Only two months after the code’s publication, another threat actor realized the true destructive potential of Mirai. On October 12th, Mirai’s botnet proceeded to wipe out internet connection throughout the Eastern coast of the US. Mirai had been targeted at the internet services provider Dyn, who – amongst other things – provide DNS services for high-profile sites, supporting the browsing habits of millions of end users.

IoT Developers Must Take Responsibility

For the last decade, the meteoric rise of IoT devices has vastly outstripped the industry’s security measures. In the first half of 2022, the number of IoT vulnerabilities increased by yet another 57% over the previous six months. Only recently have developers been forced to confront the security of their many IoT products head-on: vendor self-disclosures have increased by 69% in the same timeframe.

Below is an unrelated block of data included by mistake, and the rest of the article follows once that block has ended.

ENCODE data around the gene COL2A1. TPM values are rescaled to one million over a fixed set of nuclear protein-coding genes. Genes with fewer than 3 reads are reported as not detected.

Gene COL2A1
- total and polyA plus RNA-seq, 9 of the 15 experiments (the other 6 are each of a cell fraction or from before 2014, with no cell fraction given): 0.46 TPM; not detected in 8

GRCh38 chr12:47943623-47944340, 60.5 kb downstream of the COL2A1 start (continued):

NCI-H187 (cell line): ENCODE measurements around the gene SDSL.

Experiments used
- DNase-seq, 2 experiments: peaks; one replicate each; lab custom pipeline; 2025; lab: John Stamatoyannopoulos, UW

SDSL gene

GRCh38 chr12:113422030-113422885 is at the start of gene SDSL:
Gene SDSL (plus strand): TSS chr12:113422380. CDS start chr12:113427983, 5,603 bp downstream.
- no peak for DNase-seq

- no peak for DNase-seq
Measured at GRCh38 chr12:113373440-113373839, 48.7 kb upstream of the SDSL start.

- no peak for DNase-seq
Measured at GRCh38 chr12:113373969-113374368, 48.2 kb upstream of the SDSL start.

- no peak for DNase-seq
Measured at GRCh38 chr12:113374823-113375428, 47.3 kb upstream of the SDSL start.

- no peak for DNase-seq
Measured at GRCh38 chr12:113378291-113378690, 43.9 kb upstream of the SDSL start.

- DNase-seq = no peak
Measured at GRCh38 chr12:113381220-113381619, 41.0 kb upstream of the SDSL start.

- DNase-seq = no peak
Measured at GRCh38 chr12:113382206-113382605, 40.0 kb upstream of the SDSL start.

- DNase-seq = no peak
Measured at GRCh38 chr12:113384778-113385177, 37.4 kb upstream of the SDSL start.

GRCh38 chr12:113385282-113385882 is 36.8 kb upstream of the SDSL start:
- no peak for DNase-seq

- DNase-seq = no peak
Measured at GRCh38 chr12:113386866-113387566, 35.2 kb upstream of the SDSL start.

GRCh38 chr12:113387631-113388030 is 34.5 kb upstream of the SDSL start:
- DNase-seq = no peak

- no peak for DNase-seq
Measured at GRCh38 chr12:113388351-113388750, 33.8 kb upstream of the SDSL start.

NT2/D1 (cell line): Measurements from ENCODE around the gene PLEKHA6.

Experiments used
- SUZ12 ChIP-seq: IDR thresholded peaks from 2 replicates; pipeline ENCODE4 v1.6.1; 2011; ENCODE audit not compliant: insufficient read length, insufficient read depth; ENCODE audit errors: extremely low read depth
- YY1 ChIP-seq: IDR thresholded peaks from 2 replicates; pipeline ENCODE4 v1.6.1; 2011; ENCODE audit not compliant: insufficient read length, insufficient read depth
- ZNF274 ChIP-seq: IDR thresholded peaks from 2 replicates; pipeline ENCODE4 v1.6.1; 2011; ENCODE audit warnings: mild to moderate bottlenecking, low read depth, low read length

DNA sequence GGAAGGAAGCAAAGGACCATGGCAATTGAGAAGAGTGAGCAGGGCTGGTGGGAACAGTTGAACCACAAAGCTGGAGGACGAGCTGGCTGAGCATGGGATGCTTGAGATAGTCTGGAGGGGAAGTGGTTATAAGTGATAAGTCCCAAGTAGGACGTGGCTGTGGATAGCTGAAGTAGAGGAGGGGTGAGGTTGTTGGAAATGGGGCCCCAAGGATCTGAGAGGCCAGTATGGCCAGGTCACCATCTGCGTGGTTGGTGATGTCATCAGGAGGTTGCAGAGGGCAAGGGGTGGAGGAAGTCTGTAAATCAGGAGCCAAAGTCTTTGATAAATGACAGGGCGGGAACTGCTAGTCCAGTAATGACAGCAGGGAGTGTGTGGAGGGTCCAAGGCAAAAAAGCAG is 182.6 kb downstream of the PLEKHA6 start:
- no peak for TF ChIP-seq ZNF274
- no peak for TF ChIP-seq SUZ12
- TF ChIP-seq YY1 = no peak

The industries leading this security-first IoT adoption are primarily within the medical fields. This is vital, as operational technology continues to be a leading component of IoT’s future. More demands must be placed on vendors to adequately support and fund vulnerability disclosure programs.

For organizations within the public eye, the threat of IoT vulnerabilities is ever-present, even if no IoTs are directly involved in your tech stack. DDoS mitigation providers defend your site by detecting suspicious spikes in network traffic: once engaged, all traffic is shifted over to a high-volume gateway server. This takes the pressure off your own infrastructure, and allows for closer inspection of the incoming traffic. By adding a verification process to the incoming requests, it then becomes possible to separate the malicious attack from your legitimate users.